Quitting smoking is not like remodeling your basement or saving for retirement. It's not something to put off until you can get around to it. Actually, quitting smoking is “the most important behavioral change” you can make to benefit your health, according to the Centers for Disease Control and Prevention (CDC).

But, quitting smoking is easier said than done.

More than two-thirds of all smokers in the United States want to quit. In November 2011, the CDC reported that more than half of all adult smokers had tried to stop, but only 6% were successful.

Why is the amount of smokers who successfully quit so small? Here are 3 reasons why smokers don't quit”and what you can do if you or a loved one smokes but wants to quit.

1. Gaining Weight

A large part of the reason quitting smoking seems so difficult is based on fear, namely the fear of weight gain.

Former smokers gain between 8 and 14 pounds on average during their first year after quitting, according to a January 2014 study in the International Journal of Clinical Practice. About 53% of the smokers surveyed had tried to quit in the past and found themselves gaining weight.

This is why some smokers give up before they even try to quit”they don't want to gain weight.

If you want to quit smoking but are concerned about weight gain, talk to your doctor about nutrition counseling during the process or immediately after you've kicked your habit. The important thing is to tackle one health challenge at a time. Quitting smoking should be at the top of the list. Then, focus on the weight gain.

2. Facing Triggers and Relapse

Another fear-based reason that smokers avoid quitting has to do with triggers.

Triggers are “activities, feelings, and people” that you mentally associate with smoking, according to the U.S. Department of Health and Human Services. These triggers may make you want to light up.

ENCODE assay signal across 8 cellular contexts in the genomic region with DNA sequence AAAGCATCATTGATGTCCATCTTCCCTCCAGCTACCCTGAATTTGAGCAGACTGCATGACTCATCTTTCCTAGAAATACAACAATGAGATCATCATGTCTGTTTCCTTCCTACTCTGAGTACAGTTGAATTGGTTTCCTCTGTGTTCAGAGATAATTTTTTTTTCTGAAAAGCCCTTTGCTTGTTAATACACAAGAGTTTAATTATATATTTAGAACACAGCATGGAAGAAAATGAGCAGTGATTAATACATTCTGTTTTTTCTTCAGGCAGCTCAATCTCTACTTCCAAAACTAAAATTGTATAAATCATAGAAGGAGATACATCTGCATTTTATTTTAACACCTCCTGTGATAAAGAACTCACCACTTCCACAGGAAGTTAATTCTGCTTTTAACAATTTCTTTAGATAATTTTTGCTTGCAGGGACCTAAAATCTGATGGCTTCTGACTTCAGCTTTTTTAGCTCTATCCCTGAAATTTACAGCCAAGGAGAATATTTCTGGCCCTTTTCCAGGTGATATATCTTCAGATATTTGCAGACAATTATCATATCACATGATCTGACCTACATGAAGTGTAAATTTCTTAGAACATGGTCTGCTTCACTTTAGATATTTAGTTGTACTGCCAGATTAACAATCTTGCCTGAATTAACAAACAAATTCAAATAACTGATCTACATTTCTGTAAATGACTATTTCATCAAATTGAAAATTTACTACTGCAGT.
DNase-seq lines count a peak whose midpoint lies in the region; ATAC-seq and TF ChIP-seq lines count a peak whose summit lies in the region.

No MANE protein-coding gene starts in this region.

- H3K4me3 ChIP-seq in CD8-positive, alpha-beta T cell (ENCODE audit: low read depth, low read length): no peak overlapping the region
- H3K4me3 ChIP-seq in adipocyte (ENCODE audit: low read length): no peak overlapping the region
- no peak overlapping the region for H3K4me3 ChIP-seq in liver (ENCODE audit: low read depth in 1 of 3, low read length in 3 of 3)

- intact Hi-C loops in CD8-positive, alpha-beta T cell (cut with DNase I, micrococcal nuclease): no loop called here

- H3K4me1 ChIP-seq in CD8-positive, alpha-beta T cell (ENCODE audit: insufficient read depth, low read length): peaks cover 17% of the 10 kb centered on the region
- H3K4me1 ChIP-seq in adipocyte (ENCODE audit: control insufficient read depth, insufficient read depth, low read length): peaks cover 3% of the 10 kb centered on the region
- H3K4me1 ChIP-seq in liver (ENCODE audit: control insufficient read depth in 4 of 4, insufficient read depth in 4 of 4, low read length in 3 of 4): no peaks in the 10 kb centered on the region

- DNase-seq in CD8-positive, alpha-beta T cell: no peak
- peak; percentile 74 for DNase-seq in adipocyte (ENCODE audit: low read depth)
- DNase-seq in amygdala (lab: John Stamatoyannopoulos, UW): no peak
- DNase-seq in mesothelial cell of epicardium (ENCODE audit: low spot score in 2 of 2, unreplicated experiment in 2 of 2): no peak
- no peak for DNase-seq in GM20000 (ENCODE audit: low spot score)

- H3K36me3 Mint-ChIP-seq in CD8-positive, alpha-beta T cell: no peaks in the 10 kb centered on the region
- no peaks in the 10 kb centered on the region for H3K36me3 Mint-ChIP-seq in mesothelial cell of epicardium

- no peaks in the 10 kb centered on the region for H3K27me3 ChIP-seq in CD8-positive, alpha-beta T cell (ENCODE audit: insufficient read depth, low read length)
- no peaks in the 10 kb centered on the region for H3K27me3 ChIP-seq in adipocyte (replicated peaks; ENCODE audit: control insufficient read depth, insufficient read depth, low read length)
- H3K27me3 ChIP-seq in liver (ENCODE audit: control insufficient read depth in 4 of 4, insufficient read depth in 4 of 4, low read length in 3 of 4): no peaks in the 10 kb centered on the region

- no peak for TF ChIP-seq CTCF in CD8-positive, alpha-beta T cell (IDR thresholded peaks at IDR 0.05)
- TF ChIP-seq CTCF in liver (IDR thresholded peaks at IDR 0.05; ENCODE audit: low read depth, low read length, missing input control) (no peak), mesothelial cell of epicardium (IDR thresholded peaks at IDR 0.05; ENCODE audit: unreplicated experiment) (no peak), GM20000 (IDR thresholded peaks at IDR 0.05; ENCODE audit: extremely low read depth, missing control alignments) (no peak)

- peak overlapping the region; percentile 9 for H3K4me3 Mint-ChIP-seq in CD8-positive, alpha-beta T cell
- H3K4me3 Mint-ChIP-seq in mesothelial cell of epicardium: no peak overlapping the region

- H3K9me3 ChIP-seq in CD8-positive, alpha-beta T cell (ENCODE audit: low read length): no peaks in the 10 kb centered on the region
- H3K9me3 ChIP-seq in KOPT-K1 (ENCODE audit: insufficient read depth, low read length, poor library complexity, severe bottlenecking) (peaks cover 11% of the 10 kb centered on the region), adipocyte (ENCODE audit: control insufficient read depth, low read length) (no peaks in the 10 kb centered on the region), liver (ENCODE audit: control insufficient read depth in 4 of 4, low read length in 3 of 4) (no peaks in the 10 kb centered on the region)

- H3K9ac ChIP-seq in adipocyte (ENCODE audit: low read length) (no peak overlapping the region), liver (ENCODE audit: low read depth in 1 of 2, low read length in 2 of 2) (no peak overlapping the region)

Identifying your triggers is a good first step in overcoming them. You want to make a clear connection, such as “when I feel this way or see this person, I feel the urge to smoke.”

Source: http://smokefree.gov/cravings

After you've identified the trigger, give it about 10 minutes to see if the urge to smoke goes away. If waiting it out doesn't work, have another distraction plan, like calling your daughter who's been begging you to quit, or taking a walk to a place that doesn't allow smoking.

3. Dealing With Nicotine Withdrawal

Nobody starts smoking with the intention of developing a nicotine addiction, but that's usually what ends up happening.

Your body becomes dependent on nicotine and you eventually end up needing even more of it to get by, explains the U.S. Department of Health and Human Services. If you don't give your body the nicotine it craves, you may experience withdrawal.

Source: http://smokefree.gov/withdrawal

The important thing to remember is that quitting smoking is not a solo activity. It's a team sport. Your doctor, a support group, and all those family members who have been nagging you to quit are great sources of support.

Find an EIRMC physician to help you quit smoking, for good this time.